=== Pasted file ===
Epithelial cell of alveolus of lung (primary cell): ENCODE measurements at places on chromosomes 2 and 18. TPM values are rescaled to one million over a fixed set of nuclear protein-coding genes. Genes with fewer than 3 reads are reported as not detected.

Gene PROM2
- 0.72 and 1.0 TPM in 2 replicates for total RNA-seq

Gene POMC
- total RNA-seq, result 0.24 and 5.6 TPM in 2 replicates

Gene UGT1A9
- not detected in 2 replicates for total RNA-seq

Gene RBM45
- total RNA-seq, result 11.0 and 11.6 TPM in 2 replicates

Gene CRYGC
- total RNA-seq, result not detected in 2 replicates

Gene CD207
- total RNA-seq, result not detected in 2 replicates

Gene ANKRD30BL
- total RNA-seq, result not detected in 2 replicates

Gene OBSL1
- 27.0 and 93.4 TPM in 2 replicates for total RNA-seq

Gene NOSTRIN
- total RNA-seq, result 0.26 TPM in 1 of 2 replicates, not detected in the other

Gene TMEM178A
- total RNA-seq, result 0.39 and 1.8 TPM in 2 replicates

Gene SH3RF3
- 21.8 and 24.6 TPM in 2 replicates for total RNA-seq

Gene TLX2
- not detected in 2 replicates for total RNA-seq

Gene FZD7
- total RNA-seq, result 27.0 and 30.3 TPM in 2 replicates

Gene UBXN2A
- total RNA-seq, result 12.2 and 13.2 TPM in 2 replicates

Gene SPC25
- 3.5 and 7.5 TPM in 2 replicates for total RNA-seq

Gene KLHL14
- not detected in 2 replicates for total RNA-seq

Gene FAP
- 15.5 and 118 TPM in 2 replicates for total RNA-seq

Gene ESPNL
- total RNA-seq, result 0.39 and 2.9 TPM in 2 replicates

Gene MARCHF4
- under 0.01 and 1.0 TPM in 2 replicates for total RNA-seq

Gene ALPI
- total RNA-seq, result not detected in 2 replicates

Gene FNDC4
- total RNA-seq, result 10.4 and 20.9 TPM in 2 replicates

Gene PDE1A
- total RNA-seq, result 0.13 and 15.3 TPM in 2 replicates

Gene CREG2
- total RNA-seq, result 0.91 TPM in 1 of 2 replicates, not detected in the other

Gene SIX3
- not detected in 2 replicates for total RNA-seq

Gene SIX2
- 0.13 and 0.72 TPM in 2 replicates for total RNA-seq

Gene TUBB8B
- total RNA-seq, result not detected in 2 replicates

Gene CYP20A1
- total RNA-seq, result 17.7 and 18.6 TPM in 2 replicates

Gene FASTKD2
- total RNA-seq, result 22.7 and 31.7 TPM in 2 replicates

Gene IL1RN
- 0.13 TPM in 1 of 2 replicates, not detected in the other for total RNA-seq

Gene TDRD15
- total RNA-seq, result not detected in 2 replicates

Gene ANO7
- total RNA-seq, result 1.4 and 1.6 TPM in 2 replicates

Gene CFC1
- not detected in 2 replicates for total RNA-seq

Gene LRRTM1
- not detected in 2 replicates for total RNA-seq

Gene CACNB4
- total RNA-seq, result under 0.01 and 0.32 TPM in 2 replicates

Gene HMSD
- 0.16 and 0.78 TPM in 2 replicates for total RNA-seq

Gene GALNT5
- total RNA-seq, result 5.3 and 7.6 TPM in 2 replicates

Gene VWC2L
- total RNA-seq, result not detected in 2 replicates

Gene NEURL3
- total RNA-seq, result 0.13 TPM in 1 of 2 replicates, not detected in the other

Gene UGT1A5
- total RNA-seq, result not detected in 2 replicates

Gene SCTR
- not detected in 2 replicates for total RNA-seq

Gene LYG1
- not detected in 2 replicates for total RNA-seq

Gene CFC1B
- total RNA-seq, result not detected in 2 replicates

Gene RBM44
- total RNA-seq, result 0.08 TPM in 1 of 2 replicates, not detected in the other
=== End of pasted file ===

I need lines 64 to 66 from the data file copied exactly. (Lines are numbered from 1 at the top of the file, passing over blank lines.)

Gene CFC1
- not detected in 2 replicates for total RNA-seq

Gene LRRTM1